Masoud Motasaddi Zarandy
Mansoureh Adel Ghahraman
Executive Manager & Designer:
The Auditory and Vestibular Research Journal has been accepted for inclusion in Scopus. See Here.
Auditory and Vestibular Research is the official scientific quarterly double blind peer-reviewed publication of Tehran University of Medical Sciences, Iran. It is supported by Iranian Association of Audiology and Iranian Society of Otolaryngology, Head and Neck Surgery.
The aim of this journal is to provide the clinicians and researchers with the major clinical and basic science contributions in audiology. AVR provides readers with latest findings in clinical, educational, experimental, pediatric, geriatric, industrial, and rehabilitative audiology and auditory and vestibular neuroscience. It accepts original research papers in the form of full-length papers, letters to the Editor, reviews, and case-reports.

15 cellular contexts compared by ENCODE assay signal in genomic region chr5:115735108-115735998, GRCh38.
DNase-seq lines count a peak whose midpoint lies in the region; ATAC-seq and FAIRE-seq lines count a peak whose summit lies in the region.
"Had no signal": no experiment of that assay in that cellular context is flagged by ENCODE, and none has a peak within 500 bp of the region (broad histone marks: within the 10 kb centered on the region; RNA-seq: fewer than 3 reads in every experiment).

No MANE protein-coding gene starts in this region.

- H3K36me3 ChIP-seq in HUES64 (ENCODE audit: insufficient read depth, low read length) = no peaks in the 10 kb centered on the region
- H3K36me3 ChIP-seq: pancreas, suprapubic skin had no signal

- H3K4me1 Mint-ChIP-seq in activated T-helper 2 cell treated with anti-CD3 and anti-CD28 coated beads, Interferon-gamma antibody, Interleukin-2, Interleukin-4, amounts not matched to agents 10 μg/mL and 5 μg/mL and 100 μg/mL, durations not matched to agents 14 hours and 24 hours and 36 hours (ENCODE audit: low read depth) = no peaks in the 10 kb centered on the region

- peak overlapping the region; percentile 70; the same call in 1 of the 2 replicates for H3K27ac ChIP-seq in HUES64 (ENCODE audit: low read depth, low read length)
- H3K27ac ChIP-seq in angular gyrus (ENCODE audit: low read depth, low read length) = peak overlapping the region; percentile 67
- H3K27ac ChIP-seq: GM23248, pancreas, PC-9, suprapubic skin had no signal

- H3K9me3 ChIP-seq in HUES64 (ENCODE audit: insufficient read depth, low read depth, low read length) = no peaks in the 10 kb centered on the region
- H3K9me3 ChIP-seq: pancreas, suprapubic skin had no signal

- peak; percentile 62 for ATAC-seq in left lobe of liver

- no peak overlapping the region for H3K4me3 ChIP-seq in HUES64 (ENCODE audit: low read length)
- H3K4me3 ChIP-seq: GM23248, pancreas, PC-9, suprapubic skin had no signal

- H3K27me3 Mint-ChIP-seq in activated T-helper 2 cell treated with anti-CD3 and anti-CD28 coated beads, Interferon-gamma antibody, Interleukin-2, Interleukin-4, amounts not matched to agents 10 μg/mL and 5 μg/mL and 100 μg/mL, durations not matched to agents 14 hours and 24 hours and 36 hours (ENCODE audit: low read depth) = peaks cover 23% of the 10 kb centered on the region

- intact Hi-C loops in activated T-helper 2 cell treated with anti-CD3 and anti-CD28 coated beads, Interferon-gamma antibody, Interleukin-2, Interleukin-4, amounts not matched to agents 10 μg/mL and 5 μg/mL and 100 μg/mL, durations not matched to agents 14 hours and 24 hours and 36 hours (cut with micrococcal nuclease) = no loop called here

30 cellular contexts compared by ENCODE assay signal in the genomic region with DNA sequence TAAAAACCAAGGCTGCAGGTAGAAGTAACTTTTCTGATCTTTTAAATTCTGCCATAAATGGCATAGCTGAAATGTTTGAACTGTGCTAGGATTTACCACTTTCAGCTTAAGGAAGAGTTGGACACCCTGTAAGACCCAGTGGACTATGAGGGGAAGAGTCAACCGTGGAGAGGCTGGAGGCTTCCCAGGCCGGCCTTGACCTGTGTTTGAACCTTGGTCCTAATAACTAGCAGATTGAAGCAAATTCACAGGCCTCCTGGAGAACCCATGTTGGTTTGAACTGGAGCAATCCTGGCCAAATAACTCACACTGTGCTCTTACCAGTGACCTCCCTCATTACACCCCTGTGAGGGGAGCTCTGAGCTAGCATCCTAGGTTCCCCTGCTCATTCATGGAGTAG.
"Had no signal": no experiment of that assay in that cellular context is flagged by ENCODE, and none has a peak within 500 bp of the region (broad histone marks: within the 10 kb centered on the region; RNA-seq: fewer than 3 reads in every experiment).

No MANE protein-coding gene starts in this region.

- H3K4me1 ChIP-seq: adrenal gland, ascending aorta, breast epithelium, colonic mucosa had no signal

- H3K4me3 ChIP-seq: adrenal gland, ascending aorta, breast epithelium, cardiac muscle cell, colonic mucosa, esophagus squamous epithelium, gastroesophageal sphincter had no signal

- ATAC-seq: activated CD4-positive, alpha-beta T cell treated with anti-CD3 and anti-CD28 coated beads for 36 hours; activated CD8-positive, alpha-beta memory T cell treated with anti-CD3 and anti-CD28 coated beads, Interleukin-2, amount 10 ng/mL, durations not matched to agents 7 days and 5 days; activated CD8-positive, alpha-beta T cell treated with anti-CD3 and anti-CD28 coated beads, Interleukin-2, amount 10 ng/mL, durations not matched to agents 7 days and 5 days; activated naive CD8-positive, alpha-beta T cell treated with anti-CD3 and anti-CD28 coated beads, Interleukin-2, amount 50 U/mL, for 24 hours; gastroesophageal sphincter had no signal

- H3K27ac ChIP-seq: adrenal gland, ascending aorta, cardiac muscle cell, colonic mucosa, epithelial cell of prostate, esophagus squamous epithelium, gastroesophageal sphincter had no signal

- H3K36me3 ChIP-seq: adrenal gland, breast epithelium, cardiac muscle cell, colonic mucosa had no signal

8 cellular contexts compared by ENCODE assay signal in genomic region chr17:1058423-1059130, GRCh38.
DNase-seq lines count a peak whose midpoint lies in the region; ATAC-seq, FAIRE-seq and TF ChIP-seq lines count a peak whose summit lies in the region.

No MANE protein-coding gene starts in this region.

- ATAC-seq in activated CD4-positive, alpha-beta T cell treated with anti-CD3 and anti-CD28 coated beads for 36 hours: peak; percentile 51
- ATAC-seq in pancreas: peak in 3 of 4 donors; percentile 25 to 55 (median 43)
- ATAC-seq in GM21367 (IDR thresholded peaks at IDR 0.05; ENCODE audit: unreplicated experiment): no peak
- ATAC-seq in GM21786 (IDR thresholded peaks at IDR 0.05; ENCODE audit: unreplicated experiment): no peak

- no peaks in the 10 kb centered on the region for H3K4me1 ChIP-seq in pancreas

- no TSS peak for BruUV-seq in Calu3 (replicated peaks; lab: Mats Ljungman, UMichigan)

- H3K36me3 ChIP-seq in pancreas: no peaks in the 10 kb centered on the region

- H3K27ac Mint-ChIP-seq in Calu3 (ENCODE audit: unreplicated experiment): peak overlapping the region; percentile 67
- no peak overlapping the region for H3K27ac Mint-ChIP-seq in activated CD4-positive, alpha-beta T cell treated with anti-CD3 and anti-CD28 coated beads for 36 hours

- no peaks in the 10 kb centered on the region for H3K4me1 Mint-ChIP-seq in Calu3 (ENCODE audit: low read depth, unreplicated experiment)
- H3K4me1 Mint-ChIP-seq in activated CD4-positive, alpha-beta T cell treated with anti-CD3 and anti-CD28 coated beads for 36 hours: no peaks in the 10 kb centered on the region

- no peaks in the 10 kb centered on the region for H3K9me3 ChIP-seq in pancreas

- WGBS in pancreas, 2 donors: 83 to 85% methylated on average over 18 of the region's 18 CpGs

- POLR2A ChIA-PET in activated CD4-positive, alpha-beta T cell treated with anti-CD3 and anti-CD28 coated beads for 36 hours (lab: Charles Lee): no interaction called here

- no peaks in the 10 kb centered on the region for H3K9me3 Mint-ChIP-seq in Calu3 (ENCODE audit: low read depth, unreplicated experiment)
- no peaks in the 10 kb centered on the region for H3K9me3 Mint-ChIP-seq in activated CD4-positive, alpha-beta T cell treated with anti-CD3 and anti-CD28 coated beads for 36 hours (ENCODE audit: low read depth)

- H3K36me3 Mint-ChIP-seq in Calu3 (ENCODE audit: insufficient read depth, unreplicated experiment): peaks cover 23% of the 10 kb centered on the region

This journal provides immediate open access to its content on the principle that making research freely available to the public supports a greater global exchange of knowledge.
Authors do not need to pay an article-processing charge. Also Auditory and Vestibular Research have not article submission charges.
This journal is a member of, and subscribes to the principles of, the Committee on Publication Ethics (COPE).
Background and Aim: Subjective tinnitus is a phantom auditory perception caused by different factors and affects the patient’s quality of life. The tinnitus pathophysiology is not fully understood; therefore, there is no effective treatment for tinnitus. Along with other methods, auditory evoked potentials (AEPs) may be helpful in understanding this condition and the involved structures. This study aimed to review the applications of AEPs in tinnitus studies.
Recent Findings: The studies investigating tinnitus were categorized into three groups of tinnitus pathophysiology, pre- or post-treatment/intervention evaluation of tinnitus, and objective diagnosis of tinnitus. Contradictory and unrepeatable findings were observed in each group.
Conclusion: Discrepancies in the results of AEPs studies can be due to between-group and within-group differences, lack of proper matching in terms of tinnitus etiology and hearing loss, and difference in neurophysiologic models of tinnitus.